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I must admit that I watched “Gustavo Romero: Portrait in Piano”
with a certain sense of déjà vu. This two-DVD set has been
released under the Snapshots Foundation Presents label,
a nonprofit organization whose aim is to acquaint the public
with musicians and artists who for various reasons, are
“below the radar.”

Gustavo Romero is such an artist. When not concertizing
worldwide, this talented and probing musician devotes his
remaining schedule to giving lecture/recitals in various locales.
Born and raised in San Diego, California, he now resides
primarily in Texas and New York. For the past several years,
Romero has provided summer lecture/recitals at the
University of California/San Diego, and concerts at the
Neuroscience Institute in San Diego. In fact, my mother
attended his lectures and recitals devoted to the works of
Franz Liszt (1811-1886) last year. This summer, she enjoyed
similar Romero programs on the music of George Gershwin
(1898-1937) and Claude Debussy (1862-1918).

The “déjà vu” factor for me stems from the fact that while in
college (at Cal State Northridge), I played with the San Diego
Youth Symphony during the summers. In 1979, we toured
England and Scotland with a brilliant young
soloist—Gustavo Romero. At that time, he performed
Wolfgang Amadeus Mozart’s “Piano Concerto No. 23 in A Major”
with us. Although I didn’t get to know him then, I recall that
he played very well.

Flash forward to 2012—and my viewing of this two-DVD set.
Romero is now a 47-year old, accomplished pianist with a huge
repertoire, and a truly adventurous spirit where music is
concerned. As he mentioned during the “Portrait in Piano” film
on Disc One of this set, he’ll typically learn a piece, and then
want to immediately “move on” to new repertoire. The remainder
of Disc One is a 53-minute recital, containing some of these
“fringe” pieces. One of these works was the
“Piano Sonata in D Major” by Mateo Albéniz (1755-1831),
who was not related to the more famous Isaac Albéniz
(1860-1909). Another piece, “Black Earth,” by Fazil Say (1970 – ),
required Romero to press the strings under the piano lid,
thus at times, “preparing” the piano. A third, lesser-known
work, “Chanson D’ Antomne” by Stephen Reynolds (1947 – ),
was an attractive work in a Neo-Romantic vein.  The remainder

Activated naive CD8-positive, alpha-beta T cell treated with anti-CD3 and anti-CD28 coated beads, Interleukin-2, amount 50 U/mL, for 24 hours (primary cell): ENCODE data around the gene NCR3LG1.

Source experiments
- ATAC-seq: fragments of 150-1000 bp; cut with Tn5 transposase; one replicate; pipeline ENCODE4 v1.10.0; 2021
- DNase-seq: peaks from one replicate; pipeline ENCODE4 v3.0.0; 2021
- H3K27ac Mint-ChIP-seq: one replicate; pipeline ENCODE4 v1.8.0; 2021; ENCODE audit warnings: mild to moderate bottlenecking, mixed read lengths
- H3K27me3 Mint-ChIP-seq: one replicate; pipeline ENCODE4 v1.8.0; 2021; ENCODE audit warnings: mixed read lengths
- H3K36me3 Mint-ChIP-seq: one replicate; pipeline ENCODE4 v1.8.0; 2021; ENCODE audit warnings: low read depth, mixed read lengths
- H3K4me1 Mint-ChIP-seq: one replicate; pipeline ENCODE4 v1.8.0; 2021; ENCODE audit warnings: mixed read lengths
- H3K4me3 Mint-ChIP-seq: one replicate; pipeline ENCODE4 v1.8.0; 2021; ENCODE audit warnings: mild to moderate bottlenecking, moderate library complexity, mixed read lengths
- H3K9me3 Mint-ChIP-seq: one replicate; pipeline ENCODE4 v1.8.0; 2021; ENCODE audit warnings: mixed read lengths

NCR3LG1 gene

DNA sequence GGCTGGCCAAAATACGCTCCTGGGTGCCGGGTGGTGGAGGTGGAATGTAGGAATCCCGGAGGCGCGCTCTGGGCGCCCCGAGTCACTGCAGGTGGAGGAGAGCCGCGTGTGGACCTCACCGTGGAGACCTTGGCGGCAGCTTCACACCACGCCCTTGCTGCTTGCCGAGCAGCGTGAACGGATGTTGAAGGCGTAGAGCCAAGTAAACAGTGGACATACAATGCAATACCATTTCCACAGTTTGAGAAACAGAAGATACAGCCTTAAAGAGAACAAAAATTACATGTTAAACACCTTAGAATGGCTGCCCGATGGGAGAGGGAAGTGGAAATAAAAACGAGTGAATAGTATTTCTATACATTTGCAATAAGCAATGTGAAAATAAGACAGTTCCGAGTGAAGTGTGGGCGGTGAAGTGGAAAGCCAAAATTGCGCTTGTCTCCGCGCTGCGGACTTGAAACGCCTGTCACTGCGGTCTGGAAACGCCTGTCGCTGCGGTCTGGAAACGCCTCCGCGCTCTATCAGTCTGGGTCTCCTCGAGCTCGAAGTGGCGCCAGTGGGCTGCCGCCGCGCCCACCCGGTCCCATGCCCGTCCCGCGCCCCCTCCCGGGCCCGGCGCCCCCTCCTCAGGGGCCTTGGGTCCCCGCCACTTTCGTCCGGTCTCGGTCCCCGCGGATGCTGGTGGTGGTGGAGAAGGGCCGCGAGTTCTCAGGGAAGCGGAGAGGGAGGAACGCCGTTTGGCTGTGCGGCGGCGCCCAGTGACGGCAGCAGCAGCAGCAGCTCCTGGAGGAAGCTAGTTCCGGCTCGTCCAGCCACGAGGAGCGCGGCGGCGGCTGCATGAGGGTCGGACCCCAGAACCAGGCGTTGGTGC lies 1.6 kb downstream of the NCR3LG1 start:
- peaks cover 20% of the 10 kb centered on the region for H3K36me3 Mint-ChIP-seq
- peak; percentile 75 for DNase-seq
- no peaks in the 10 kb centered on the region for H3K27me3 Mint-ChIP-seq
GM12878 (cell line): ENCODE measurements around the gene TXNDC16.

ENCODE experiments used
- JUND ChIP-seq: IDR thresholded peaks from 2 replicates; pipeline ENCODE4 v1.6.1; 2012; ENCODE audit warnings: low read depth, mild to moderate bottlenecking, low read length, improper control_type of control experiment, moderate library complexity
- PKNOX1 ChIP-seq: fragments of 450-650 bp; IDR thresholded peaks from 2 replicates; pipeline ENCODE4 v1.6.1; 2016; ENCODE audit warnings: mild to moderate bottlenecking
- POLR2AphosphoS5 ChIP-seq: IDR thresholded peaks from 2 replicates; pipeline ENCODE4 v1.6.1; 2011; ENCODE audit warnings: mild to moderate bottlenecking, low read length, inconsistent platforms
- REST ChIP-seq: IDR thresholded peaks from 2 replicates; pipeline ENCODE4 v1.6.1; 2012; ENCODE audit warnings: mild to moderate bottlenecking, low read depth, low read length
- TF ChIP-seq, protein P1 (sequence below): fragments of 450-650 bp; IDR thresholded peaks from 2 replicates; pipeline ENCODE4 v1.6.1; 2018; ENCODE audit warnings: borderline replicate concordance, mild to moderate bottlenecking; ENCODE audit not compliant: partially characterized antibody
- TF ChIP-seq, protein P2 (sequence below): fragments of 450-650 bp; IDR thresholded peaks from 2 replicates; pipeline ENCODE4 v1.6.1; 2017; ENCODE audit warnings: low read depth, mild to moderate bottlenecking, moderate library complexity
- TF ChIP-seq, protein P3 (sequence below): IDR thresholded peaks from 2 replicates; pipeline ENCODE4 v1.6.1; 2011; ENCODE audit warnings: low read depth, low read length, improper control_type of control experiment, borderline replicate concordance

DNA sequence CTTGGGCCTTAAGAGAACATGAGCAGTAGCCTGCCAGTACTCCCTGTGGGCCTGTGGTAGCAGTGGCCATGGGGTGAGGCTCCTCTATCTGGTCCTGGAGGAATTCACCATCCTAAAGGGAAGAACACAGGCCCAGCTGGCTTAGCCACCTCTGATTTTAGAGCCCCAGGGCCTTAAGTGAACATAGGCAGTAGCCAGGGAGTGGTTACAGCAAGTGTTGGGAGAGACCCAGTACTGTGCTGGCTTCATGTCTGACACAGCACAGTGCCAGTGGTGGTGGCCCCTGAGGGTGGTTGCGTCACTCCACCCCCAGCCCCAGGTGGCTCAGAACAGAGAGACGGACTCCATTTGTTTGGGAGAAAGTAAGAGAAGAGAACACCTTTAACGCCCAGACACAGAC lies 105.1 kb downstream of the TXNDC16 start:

of Romero’s recital program featured music by Frederic Chopin
(1810-1849), Franz Liszt, Sergei Rachmaninoff (1873-1943),
and Johann Sebastian Bach/arranged by Alexander
Siloti. Some of these pieces were more famous than others.

Although this DVD was not a lavish production, it was
nevertheless well done. Disc Two contained roughly 100 minutes
of interviews with Romero, his mother, Leticia, Juilliard professor
and pianist, David Dubal (1940 – ), and other colleagues. I was
most interested in Romero’s thoughts on music and piano playing
in general. His carefully considered responses to the interview
questions were usually preceded by lengthy pauses. I’ve never
seen a DVD portrait containing so much interview footage.

Unfortunately, there was redundancy between the
“Portrait in Piano” interview clips on Disc One and the entire
interviews with the same subjects on Disc Two. To make matters
worse, the piano pieces featured in this segment weren’t identified,
as they were during the recital performance on  Disc One. Some
of these works, such as Chopin’s “Ballade No. 3 in A-flat Major” and
Fazil Say’s “Black Earth,” were excerpted from the recital program.
Other pieces featured in the “Portrait in Piano” film were not
duplicated in the recital. Therefore, those watching the “Portrait”
segment may not be able to identify them. How hard would it have
been for the film’s director, Jonathan Bewley, to identify all of the
excerpts in the “Portrait,” as he did during the recital, instead of
assuming that viewers of this disc would either be familiar with
these works, or be ambivalent as to their titles? Some of us
would like to know what we’re hearing, Mr. Bewley!

Hopefully, as this DVD makes the rounds of certain film festivals,
Gustavo Romero will begin to accrue some of the overdue
recognition that he deserves. Although he has recorded for the
KOCH label, he’s still “under the radar.” At any rate, his obvious
talent, inquisitive mind and love of teaching will carry him far. I can
think of worse ways to remain in relative obscurity. This is a
“local boy” who has certainly made good!

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